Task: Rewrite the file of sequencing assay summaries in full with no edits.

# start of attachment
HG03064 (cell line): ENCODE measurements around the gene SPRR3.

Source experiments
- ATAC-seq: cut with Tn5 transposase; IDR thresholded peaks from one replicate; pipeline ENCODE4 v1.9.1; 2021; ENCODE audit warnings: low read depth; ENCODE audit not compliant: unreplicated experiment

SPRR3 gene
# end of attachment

HG03064 (cell line): ENCODE measurements around the gene SPRR3.

Source experiments
- ATAC-seq: cut with Tn5 transposase; IDR thresholded peaks from one replicate; pipeline ENCODE4 v1.9.1; 2021; ENCODE audit warnings: low read depth; ENCODE audit not compliant: unreplicated experiment

SPRR3 gene